The oil spill in the gulf of Mexico is the “worst environmental disaster America has ever faced,” according to President Obama. Those were bold words in a country whose past is littered with oil spills, explosions, toxic dumps, extinctions and at least one river on fire.
So, was he right?
Historians, predictably, say that depends on what he meant by “worst” and “disaster.” The Dust Bowl of the 1930s caused more social upheaval. The Exxon Valdez spill had a higher wildlife death toll. The pesticide DDT affected a wider swath of the country.
But just asking the question reveals a depressing truth about the current catastrophe. It has a great deal in common with the others: private interests that took risks in search of a payoff; a government that wasn’t trying hard enough to stop them.
The Deepwater Horizon rig sank on the 40th anniversary of Earth Day. That was a special irony: It happened on a day that promised that Americans had learned from their mistakes.
“It does just raise the question of, ‘How much have we really learned?’ ” said Andy Kirk, a history professor at the University of Nevada, Las Vegas.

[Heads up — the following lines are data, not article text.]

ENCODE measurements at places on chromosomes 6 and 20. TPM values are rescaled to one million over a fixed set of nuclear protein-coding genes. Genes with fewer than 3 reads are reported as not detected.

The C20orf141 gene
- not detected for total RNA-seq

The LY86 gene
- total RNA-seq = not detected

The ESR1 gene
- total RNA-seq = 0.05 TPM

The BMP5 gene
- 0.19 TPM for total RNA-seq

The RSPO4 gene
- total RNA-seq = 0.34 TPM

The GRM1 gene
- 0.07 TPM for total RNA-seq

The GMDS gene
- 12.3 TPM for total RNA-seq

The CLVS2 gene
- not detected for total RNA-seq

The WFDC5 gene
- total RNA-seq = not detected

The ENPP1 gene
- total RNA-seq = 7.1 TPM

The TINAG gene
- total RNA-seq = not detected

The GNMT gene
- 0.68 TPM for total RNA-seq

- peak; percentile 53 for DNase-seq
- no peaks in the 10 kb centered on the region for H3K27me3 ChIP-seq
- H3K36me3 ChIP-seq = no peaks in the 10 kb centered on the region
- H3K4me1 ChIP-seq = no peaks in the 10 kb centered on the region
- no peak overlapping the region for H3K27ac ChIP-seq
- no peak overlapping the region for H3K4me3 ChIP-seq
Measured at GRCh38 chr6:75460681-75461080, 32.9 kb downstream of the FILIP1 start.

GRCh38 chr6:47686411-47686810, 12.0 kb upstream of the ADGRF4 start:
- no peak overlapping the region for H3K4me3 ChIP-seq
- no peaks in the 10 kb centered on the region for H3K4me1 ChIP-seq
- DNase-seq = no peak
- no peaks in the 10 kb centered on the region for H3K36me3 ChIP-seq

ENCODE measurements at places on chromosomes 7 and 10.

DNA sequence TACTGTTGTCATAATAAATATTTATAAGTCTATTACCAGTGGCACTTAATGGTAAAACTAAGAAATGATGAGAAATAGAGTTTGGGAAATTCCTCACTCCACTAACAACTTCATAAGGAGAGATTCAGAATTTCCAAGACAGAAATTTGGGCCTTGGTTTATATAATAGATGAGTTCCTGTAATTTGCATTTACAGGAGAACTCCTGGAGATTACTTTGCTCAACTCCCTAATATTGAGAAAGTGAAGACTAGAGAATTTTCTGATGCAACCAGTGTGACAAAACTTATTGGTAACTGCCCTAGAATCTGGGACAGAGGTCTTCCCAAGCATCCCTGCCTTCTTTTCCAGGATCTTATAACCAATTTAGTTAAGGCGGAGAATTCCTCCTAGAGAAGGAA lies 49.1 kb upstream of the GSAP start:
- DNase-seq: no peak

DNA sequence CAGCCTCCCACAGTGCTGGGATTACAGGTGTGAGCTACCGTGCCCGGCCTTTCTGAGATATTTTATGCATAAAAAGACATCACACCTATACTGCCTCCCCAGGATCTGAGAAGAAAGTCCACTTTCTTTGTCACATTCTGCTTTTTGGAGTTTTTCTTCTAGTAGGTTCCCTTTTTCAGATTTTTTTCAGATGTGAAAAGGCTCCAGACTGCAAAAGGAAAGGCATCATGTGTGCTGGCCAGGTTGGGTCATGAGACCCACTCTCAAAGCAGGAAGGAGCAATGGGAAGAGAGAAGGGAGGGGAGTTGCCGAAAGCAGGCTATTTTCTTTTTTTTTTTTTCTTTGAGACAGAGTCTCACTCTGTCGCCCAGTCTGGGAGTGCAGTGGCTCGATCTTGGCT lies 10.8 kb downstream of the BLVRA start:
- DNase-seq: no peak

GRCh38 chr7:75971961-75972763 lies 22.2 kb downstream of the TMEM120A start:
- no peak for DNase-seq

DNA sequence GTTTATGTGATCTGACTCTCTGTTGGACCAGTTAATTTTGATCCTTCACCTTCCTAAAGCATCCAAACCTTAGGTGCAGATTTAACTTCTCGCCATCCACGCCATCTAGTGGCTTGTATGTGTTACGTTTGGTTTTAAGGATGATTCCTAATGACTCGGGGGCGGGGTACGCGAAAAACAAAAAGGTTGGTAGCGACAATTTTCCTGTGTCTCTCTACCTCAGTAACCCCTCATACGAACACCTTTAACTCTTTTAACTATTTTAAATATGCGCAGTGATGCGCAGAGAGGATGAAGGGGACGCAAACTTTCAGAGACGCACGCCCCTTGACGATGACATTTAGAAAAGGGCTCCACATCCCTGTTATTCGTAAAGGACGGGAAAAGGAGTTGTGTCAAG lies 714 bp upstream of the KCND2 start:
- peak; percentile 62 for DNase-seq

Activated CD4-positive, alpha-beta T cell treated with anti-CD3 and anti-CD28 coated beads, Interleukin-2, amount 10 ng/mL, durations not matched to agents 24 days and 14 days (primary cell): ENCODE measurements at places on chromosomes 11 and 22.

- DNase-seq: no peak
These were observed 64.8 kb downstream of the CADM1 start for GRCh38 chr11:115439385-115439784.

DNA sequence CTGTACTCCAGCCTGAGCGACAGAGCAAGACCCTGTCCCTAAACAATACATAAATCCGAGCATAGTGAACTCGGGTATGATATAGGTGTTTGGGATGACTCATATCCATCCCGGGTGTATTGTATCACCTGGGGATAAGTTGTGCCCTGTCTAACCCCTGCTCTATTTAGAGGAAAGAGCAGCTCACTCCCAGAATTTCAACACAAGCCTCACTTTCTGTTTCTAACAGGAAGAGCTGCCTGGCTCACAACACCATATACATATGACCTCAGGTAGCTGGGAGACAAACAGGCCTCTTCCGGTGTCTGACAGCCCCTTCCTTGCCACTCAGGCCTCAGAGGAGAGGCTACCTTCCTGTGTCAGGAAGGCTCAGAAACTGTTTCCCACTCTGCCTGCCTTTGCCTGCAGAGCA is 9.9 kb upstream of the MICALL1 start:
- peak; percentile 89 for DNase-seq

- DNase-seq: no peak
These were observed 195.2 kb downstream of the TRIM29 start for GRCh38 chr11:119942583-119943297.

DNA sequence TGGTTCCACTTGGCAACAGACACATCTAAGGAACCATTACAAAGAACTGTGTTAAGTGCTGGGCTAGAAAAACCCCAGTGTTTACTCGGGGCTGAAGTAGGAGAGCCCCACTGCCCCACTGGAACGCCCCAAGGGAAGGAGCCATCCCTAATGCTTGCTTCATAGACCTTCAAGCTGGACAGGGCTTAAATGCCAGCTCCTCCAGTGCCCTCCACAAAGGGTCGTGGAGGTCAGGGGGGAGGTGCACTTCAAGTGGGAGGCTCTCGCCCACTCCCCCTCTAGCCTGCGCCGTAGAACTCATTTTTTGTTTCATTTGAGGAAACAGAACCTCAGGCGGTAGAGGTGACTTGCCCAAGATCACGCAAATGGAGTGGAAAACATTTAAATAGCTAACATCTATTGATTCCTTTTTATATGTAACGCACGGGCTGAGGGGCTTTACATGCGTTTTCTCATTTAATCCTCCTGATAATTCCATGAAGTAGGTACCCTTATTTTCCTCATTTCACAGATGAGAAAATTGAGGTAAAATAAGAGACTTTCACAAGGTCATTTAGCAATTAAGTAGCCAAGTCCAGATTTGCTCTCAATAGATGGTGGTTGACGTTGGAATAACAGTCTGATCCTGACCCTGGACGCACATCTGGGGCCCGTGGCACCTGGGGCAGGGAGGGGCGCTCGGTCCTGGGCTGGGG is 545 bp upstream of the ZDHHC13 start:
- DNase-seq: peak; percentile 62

Tuesday is the 63rd day since the April 20 explosion of the drilling rig, which killed 11 workers.
Since then, according to government estimates, the well may have released more than 2.1 million barrels (90 million gallons) of oil — eight times the Valdez spill in 1989 — and maybe much more. As of Monday, oil was affecting 174 miles of the Gulf Coast, more than double the number from last week.
BP officials said Monday that they were capturing 23,000 barrels (966,000 gallons) a day, as much as 65 percent of the flow, using a “cap” that fits over the well. But the “relief wells” that could finally plug the thing are weeks from completion.
On Monday, White House officials declined to explain Obama’s rationale for deciding this disaster is worse than the others.
In interviews, however, some historians and environmentalists said they could build a compelling case that it is.
“It’s on the scale of an ecosystem, and it’s on the scale of an economy, that the impacts will be felt,” said Mike Daulton of the National Audubon Society. He said that no other one-time event — no single spill, explosion or dumping case — could match the reach of the spill’s impact, from Louisiana to the Florida panhandle. “This is on the front doorstep of America.”
But American history brims with other, more long-term catastrophes: From the perspective of a bison or a (now-extinct) passenger pigeon, the whole thing might look like one long disaster.
In the Dust Bowl years of the 1930s, for instance, a drought was made worse by human mistakes. Farmers had plowed up grassland to take advantage of high grain prices, but when prices dropped, the fields were abandoned, with no roots to hold soil in place.
Vast dust storms, big enough to reach Washington, were the result, along with wide-scale migration from the devastated region.